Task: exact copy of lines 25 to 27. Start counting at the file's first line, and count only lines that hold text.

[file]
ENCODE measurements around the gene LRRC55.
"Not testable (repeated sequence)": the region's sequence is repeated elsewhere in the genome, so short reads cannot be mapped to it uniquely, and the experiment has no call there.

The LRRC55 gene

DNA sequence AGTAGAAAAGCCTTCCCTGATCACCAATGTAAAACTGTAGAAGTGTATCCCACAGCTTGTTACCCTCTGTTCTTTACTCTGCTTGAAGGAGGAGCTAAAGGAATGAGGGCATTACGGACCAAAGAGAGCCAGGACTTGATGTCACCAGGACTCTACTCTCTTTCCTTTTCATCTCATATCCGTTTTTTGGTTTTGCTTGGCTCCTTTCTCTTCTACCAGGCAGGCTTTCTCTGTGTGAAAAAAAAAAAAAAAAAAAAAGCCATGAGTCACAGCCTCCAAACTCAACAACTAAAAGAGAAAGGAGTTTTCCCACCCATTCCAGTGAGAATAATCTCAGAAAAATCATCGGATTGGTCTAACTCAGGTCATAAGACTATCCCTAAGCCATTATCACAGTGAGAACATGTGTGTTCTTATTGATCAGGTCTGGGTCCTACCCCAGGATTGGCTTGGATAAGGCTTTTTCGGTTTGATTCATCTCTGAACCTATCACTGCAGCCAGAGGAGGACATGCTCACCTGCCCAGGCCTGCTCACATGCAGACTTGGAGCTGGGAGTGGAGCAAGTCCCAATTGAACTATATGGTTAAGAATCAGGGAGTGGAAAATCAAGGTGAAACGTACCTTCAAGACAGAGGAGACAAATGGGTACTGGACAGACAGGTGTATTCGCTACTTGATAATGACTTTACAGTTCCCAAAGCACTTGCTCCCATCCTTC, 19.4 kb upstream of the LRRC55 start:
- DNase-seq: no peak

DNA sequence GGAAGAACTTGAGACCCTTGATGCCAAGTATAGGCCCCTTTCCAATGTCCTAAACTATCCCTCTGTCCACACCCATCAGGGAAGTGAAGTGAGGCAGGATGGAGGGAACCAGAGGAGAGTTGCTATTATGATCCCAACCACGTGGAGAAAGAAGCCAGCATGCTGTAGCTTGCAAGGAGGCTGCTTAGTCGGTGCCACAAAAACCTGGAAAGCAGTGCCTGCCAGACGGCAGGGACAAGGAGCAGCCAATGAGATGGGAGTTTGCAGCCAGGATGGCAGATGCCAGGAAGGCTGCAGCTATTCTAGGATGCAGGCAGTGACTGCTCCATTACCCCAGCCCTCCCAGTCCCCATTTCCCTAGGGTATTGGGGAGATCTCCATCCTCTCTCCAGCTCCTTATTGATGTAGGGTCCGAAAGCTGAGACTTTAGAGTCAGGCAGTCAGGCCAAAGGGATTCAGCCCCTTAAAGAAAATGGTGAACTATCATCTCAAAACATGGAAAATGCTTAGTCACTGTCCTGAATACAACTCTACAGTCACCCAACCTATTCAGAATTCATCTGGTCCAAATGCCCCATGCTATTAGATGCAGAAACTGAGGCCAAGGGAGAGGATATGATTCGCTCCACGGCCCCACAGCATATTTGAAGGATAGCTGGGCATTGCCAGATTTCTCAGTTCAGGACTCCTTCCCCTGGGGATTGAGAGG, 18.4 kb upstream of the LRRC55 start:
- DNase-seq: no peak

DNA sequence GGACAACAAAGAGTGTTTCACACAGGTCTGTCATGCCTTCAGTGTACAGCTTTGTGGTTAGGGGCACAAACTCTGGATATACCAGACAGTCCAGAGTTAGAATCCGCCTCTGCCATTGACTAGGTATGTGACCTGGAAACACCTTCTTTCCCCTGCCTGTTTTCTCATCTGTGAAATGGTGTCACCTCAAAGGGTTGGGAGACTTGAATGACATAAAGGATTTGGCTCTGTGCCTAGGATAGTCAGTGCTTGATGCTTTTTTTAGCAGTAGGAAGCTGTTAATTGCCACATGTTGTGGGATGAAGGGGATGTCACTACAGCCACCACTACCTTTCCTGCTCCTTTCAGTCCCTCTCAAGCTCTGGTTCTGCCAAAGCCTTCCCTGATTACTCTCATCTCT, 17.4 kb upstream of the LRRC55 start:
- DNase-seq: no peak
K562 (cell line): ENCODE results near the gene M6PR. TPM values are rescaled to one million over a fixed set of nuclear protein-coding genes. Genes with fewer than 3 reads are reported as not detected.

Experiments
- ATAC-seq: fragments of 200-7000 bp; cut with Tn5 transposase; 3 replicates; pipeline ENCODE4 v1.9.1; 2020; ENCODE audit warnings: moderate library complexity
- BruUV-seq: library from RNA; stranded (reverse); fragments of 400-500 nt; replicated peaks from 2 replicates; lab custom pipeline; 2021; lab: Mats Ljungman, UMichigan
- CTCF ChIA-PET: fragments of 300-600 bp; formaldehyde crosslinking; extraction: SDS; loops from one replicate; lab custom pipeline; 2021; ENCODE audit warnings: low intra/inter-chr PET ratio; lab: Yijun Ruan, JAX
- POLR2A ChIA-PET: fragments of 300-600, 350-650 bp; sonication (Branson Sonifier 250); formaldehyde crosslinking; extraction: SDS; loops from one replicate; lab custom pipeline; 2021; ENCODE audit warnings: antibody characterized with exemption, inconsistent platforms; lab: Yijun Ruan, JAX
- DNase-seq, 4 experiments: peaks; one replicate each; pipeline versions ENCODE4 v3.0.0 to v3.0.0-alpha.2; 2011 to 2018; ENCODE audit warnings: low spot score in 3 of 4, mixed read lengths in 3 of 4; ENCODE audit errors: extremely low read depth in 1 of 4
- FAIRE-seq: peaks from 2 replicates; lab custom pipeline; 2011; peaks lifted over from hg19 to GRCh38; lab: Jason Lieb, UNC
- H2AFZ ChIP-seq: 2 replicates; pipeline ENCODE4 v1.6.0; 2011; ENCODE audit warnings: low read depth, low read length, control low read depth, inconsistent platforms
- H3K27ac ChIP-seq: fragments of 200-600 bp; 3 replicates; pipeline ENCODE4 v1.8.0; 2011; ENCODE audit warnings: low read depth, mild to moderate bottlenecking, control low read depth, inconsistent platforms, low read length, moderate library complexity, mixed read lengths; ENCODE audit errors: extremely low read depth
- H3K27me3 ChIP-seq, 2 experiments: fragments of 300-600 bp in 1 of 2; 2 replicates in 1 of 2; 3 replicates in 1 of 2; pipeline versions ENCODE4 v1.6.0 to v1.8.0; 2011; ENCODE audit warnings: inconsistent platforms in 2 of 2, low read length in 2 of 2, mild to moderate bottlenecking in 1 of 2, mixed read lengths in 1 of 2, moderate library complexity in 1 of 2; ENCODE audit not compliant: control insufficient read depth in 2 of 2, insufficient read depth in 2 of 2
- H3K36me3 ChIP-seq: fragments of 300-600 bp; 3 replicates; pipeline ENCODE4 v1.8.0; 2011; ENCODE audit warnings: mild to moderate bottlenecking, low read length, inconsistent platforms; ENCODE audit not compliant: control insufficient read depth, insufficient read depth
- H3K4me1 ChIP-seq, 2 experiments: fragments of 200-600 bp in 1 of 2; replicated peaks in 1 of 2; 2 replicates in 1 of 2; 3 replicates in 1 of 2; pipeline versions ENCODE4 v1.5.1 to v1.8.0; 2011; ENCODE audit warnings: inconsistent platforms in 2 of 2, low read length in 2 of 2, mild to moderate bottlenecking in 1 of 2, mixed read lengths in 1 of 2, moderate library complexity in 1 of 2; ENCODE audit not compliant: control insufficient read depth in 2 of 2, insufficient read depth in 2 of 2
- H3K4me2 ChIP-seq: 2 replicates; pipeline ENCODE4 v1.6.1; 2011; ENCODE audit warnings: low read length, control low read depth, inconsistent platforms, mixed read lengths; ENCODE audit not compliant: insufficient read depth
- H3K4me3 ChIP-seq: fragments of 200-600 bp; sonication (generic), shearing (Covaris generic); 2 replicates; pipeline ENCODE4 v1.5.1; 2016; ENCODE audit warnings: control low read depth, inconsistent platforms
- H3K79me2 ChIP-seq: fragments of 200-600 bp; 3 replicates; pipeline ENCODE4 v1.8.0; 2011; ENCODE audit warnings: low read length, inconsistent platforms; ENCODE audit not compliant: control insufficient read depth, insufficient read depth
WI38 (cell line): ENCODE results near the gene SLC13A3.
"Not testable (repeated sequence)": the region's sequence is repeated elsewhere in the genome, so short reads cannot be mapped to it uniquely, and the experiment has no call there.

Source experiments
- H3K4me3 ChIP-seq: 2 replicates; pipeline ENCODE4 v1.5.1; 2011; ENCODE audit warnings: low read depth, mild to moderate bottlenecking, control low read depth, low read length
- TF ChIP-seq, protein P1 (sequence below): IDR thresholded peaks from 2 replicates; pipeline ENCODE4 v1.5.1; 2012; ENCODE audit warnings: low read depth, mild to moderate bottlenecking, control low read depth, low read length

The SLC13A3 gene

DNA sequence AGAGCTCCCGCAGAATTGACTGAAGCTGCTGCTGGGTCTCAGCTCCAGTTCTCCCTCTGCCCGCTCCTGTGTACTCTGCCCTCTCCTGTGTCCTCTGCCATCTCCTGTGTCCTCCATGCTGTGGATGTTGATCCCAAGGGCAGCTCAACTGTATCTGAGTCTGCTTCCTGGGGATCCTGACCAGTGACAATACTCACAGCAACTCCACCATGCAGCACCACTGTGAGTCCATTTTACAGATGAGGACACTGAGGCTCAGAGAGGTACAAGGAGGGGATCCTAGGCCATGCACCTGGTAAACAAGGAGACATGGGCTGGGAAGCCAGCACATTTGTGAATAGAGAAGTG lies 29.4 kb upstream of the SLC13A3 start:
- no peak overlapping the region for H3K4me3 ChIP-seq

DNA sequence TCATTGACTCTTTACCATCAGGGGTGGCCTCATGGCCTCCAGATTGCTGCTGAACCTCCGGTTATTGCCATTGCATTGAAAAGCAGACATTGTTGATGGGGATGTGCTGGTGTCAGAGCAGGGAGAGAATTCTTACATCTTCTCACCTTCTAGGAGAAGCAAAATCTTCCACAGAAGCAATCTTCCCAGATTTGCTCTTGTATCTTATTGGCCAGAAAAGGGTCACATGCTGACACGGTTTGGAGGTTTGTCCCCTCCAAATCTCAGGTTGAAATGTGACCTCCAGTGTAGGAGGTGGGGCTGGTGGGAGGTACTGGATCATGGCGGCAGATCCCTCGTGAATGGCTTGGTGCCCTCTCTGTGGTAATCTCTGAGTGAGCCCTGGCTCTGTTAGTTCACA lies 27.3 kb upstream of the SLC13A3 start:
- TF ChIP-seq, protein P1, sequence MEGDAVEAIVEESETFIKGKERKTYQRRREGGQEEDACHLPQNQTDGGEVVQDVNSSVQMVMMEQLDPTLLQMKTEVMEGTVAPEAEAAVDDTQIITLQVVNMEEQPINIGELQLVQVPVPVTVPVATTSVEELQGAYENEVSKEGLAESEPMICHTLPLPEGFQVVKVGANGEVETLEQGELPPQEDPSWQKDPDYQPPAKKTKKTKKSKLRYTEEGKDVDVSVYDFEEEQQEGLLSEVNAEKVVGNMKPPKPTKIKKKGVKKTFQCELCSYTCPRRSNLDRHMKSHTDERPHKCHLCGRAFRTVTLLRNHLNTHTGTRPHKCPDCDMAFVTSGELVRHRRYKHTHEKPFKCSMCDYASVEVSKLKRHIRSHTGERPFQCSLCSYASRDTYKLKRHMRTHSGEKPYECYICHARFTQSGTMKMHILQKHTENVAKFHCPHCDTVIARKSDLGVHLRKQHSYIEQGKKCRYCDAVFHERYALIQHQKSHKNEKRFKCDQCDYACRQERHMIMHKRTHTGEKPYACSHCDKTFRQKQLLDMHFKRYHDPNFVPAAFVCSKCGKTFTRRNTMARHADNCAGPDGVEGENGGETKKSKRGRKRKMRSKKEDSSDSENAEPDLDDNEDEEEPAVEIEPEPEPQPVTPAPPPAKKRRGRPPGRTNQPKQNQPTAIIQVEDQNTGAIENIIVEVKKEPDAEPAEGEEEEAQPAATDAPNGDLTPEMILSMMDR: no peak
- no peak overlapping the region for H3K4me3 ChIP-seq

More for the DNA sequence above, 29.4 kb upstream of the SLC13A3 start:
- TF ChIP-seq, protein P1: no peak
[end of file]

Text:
- H3K79me2 ChIP-seq: fragments of 200-600 bp; 3 replicates; pipeline ENCODE4 v1.8.0; 2011; ENCODE audit warnings: low read length, inconsistent platforms; ENCODE audit not compliant: control insufficient read depth, insufficient read depth
WI38 (cell line): ENCODE results near the gene SLC13A3.
"Not testable (repeated sequence)": the region's sequence is repeated elsewhere in the genome, so short reads cannot be mapped to it uniquely, and the experiment has no call there.